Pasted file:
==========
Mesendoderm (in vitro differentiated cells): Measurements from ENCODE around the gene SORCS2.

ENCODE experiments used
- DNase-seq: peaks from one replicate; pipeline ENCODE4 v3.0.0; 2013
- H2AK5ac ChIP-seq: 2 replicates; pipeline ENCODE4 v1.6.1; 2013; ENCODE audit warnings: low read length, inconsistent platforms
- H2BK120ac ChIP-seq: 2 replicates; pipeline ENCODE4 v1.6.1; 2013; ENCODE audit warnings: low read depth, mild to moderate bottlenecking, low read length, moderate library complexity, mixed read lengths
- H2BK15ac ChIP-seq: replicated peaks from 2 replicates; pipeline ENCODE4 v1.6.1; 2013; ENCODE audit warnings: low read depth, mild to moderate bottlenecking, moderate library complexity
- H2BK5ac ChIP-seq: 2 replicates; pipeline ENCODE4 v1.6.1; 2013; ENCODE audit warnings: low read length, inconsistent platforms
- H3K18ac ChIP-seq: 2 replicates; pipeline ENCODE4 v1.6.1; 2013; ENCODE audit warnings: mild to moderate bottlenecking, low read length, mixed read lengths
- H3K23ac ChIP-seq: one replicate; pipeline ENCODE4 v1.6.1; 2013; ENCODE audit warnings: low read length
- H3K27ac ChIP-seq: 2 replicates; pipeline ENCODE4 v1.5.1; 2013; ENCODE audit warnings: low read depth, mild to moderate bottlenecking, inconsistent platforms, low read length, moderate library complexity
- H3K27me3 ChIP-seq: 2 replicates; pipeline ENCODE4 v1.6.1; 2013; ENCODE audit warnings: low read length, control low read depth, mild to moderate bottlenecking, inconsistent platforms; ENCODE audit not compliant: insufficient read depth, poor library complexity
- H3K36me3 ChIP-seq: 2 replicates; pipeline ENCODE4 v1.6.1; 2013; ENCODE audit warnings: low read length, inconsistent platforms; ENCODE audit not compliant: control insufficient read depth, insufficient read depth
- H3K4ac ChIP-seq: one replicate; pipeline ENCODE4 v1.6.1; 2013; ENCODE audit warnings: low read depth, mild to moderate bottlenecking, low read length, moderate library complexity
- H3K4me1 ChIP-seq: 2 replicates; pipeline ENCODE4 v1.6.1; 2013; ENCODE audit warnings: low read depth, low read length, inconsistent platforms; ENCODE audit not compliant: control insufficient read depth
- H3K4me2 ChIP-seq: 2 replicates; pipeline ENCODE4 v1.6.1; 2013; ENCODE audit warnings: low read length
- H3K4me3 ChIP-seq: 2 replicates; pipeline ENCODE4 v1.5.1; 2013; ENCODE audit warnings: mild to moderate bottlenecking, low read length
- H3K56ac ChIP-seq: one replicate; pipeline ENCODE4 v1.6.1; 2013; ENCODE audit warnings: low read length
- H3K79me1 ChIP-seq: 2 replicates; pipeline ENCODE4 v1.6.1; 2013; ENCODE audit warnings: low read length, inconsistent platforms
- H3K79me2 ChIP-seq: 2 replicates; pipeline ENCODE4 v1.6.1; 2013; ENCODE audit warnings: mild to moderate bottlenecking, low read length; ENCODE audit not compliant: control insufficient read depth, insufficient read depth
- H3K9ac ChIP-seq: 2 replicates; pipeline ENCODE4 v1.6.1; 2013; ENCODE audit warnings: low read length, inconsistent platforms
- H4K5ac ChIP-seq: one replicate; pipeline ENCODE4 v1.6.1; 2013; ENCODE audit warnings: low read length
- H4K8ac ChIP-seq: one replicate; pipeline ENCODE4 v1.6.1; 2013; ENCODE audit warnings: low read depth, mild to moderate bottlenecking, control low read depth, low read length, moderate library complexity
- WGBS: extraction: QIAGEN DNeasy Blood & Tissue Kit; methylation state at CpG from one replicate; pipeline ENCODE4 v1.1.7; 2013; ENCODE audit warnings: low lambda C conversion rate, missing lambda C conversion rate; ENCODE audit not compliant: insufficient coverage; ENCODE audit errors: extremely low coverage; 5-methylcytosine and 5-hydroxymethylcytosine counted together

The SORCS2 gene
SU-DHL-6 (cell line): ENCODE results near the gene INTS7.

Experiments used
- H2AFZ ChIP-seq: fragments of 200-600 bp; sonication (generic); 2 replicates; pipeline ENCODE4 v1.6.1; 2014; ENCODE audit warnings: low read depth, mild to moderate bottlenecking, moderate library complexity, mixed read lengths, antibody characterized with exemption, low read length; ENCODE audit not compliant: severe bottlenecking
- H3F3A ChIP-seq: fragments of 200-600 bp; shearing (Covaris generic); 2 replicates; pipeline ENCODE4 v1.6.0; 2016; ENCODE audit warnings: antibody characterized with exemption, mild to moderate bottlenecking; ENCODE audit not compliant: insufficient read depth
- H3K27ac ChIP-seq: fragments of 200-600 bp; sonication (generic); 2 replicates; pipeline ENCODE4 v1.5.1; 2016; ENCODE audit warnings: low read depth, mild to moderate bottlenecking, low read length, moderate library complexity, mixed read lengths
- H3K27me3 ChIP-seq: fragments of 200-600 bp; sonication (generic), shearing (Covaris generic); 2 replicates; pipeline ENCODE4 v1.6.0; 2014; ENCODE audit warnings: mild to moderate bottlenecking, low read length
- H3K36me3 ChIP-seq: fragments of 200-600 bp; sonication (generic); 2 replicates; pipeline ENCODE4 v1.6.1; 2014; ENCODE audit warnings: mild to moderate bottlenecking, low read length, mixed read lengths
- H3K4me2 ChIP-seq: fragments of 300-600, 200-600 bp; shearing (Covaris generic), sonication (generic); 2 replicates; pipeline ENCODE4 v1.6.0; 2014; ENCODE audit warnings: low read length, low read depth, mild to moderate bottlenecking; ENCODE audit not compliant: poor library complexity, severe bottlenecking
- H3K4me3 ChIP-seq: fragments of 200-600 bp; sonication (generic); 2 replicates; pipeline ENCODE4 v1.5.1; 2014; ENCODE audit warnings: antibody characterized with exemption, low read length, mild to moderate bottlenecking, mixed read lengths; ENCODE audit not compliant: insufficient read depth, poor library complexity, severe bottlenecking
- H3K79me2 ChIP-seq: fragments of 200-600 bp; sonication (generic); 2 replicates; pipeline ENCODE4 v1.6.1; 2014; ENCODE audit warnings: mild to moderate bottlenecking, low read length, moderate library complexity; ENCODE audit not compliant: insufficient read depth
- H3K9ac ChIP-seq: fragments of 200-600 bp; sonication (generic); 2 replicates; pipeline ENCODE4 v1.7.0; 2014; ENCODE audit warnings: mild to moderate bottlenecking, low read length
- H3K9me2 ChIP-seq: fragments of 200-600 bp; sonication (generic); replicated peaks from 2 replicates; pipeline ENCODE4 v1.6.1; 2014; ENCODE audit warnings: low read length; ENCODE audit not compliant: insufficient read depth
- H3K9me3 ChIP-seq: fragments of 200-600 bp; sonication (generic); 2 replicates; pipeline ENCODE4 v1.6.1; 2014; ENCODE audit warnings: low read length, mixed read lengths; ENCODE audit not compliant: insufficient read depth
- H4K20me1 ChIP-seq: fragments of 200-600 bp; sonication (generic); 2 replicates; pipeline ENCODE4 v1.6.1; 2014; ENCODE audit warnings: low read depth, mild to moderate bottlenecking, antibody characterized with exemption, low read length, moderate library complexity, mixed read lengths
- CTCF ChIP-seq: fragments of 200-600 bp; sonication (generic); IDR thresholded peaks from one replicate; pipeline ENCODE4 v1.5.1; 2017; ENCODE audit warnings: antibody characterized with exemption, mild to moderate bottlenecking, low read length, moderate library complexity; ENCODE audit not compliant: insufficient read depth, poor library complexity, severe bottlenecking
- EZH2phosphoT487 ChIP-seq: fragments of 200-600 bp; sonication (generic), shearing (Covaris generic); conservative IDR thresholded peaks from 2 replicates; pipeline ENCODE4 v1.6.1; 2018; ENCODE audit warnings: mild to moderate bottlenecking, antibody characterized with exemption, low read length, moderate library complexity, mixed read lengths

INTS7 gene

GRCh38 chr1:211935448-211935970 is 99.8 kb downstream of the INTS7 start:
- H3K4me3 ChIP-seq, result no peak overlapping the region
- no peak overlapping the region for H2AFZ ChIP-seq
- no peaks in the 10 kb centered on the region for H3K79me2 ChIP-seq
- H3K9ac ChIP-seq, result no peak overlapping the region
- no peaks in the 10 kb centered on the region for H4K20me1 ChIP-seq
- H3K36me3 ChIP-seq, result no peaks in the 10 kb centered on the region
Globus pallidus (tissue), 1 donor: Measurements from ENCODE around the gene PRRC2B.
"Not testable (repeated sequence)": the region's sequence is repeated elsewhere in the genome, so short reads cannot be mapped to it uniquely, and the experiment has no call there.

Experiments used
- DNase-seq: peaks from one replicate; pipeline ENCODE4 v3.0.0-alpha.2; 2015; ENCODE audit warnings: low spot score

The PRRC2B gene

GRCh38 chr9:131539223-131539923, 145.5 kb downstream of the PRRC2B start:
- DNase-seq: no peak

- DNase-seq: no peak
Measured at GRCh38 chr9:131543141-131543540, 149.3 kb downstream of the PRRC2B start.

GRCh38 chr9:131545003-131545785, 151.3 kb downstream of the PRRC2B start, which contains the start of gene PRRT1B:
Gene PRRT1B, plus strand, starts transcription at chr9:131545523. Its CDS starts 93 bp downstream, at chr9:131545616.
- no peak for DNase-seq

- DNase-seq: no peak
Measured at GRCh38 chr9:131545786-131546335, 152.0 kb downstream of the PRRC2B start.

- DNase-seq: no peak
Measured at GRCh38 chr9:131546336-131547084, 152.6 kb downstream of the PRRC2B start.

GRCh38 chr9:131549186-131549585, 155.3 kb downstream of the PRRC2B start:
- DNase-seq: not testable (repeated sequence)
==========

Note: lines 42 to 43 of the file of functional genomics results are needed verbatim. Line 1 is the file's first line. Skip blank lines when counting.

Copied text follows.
GRCh38 chr1:211935448-211935970 is 99.8 kb downstream of the INTS7 start:
- H3K4me3 ChIP-seq, result no peak overlapping the region